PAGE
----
Rupandeep Kaur, 20 weeks pregnant, arrived at a medical clinic looking fatigued and ready to collapse. After being asked her name and address, she was taken to see a physician who reviewed her medical history, asked several questions, and ordered a series of tests including blood and urine. These tests revealed that her fetus was healthy but Kaur had dangerously low hemoglobin and blood pressure levels. The physician, Alka Choudhry, ordered an ambulance to take her to a nearby hospital.
All of this, including the medical tests, happened in 15 minutes at the Peeragarhi Relief Camp in New Delhi, India. The entire process was automated — from check-in, to retrieval of medical records, to testing and analysis and ambulance dispatch. The hospital also received Kaur’s medical records electronically. There was no paperwork filled out, no bills sent to the patient or insurance company, no delay of any kind. Yes, it was all free.
The hospital treated Kaur for mineral and protein deficiencies and released her the same day. Had she not received timely treatment, she may have had a miscarriage or lost her life.
This was more efficient and advanced than any clinic I have seen in the West. And Kaur wasn’t the only patient, there were at least a dozen other people who received free medical care and prescriptions in the one hour that I spent at Peeragrahi in early March.
The facility, called the “mohalla” (or people’s) clinic, was opened in July 2015 by Delhi’s chief minister, Arvind Kejriwal. This is the first of 1,000 clinics that he announced would be opened in India’s capital for the millions of people in need. Delhi’s health minister Satyendar Jain, who came up with the idea for the clinics, told me he believes that not only will they reduce suffering, but also overall costs — because people will get timely care and not be a burden on hospital emergency rooms. The technology that made the instant diagnosis possible at Peeragarhi was medical device called the Swasthya Slate. This $600 device, the size of a cake tin, performs 33 common medical tests including blood pressure, blood sugar, heart rate, blood haemoglobin, urine protein and glucose. And it tests for diseases such as malaria, dengue, hepatitis, HIV, and typhoid. Each test only takes a minute or two and the device uploads its data to a cloud-based medical-record management system that can be accessed by the patient.
The Swasthya Slate was developed by Kanav Kahol, a biomedical engineer at Arizona State University’s department of biomedical informatics until he became frustrated at the lack of interest by the medical establishment in reducing the cost of diagnostic testing. He worried that billions of people were getting no medical care or substandard care because of the medical industry’s motivation in keeping prices high. In 2011, he returned home to New Delhi to develop a solution.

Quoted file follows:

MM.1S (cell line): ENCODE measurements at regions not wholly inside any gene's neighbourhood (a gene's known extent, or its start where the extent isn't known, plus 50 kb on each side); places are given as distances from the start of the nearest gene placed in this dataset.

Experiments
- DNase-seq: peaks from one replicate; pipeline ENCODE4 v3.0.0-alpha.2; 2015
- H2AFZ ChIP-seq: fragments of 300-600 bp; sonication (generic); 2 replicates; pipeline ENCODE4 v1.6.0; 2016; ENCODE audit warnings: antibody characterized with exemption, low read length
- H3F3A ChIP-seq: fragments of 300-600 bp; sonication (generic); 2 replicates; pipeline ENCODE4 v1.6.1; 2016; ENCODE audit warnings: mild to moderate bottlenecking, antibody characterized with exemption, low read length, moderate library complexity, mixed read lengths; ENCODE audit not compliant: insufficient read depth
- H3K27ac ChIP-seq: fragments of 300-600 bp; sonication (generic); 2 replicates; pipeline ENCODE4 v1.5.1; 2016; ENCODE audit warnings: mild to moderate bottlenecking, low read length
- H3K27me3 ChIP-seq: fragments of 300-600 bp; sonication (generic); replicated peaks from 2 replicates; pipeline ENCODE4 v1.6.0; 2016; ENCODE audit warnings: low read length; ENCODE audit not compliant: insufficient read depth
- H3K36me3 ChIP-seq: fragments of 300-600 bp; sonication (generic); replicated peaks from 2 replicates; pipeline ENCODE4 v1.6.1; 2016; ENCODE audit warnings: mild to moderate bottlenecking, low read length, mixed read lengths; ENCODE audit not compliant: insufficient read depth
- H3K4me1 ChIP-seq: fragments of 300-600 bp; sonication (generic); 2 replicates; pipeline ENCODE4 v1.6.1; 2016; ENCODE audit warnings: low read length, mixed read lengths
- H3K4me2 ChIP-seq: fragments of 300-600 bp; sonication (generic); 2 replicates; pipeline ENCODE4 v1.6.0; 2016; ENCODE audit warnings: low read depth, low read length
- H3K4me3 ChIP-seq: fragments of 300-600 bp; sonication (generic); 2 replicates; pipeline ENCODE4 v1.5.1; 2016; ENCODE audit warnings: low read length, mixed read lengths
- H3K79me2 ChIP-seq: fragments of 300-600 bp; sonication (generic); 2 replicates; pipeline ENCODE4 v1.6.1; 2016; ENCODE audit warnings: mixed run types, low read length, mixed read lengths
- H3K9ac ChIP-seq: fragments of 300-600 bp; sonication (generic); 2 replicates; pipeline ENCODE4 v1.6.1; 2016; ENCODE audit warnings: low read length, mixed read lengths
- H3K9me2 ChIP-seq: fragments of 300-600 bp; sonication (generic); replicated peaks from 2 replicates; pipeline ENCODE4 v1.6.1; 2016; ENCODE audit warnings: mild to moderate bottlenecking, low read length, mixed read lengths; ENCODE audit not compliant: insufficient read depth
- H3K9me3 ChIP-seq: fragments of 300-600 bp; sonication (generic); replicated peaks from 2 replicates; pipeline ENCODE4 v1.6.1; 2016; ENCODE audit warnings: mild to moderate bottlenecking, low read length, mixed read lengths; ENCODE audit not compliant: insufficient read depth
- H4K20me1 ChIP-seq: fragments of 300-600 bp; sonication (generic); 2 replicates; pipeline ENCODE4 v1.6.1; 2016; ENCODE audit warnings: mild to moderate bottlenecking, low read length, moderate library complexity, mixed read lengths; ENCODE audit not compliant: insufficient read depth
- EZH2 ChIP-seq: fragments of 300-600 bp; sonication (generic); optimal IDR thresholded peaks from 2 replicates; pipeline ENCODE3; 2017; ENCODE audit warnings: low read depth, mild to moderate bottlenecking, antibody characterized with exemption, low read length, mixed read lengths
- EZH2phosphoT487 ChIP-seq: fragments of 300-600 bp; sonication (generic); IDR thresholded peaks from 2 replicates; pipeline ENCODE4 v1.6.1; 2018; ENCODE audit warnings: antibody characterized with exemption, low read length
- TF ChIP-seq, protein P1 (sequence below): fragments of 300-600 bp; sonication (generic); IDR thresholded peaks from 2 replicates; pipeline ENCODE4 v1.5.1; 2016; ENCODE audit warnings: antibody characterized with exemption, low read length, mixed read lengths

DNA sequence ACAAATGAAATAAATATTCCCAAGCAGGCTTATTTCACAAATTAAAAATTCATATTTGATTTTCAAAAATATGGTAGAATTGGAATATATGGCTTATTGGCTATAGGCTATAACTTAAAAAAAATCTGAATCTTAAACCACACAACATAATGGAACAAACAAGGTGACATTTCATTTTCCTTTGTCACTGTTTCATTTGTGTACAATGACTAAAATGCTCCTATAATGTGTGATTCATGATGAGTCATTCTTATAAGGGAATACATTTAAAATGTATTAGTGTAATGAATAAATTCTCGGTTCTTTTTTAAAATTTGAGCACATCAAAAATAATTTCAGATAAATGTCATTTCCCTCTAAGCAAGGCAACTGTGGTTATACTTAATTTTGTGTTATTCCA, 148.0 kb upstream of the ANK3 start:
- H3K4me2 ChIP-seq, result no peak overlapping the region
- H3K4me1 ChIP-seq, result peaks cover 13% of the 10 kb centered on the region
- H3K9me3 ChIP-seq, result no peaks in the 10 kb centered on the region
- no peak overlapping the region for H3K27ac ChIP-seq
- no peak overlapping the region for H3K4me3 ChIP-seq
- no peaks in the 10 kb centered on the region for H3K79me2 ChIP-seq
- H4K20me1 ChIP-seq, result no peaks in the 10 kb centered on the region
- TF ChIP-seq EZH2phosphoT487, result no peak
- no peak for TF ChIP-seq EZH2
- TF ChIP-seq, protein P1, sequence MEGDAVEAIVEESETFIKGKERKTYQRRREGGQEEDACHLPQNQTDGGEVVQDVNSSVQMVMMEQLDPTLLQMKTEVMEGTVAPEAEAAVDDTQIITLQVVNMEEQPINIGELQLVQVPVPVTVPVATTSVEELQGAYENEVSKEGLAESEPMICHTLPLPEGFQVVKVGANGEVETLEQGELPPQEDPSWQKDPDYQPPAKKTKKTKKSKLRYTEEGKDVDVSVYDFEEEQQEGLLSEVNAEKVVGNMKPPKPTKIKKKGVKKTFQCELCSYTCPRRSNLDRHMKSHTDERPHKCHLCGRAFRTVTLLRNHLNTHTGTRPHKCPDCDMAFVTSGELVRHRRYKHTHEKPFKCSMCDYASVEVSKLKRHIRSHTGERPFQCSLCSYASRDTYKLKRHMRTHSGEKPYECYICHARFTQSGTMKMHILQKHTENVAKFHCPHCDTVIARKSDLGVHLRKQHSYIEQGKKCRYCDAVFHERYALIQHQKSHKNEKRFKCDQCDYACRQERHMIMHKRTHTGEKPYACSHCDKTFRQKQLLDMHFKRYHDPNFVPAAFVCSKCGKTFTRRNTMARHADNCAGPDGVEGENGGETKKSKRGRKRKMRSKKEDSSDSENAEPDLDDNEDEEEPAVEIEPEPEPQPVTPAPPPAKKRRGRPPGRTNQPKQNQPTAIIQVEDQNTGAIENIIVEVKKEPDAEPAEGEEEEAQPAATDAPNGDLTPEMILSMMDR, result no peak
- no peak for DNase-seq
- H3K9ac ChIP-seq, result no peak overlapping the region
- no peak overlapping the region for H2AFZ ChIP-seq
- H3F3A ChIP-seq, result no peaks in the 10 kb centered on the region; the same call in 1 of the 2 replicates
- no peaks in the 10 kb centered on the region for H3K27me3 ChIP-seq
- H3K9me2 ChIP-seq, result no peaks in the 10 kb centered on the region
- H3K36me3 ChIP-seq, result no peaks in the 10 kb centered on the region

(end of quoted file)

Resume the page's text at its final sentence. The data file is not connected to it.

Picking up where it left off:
Kahol had noted that despite the similarities between medical devices in their computer displays and circuits, their packaging made them unduly complex and difficult for anyone but highly skilled practitioners to use.
They were also incredibly expensive — usually costing tens of thousands of dollars each. He believed he could take the same sensors and microfluidics technologies that the expensive medical devices used and integrate them into an open medical platform. And with off-the-shelf computer tablets, cloud computing, and artificial intelligence software, he could simplify the data analysis in a way that minimally trained front-line workers could understand.
By January 2013, Kahol had built the Swasthya Slate and persuaded the state of Jammu and Kashmir, in Northern India, to allow its use in six underserved districts with a population of 2.1 million people.
The device is now in use at 498 clinics there. Mothers are getting care in their villages now instead of having to travel to clinics in cities.
A newer version of the Slate, called HealthCube, was tested last month by nine teams of physicians and technology, operations, and marketing experts at Peru’s leading hospital, Clinica Internacional. They tested its accuracy against the western equipment that they use, its durability in emergency room and clinical settings, the ability of minimally trained clinicians to use it in rural settings, and its acceptability to patients. Clinica’s general manager, Alvaro Chavez Tori, told me in an email that the tests were highly successful and “acceptance of the technology was amazingly high.”
He sees this technology as a way of helping the millions of people in Peru and Latin America who lack access to quality diagnostics.
The opportunity is bigger than Latin America, however. When it comes to health care, the United States has many of the same problems as the developing world. Despite the Affordable Care Act, 33 million Americans or 10.4 percent of the U.S. population still lacks health insurance. These people are disproportionately poor, black or Hispanic, and 4.5 million are children. As a result, they receive less preventive care and suffer from more serious illness — which are extremely costly to treat. Emergency rooms of hospitals are overwhelmed by uninsured patients seeking basic medical care. And when they have insurance, families are often bankrupted by medical costs.
It may well be time for America to build mohalla clinics in its cities.
Vivek Wadhwa is a fellow at Rock Center for Corporate Governance at Stanford University. This column was first published in The Washington Post.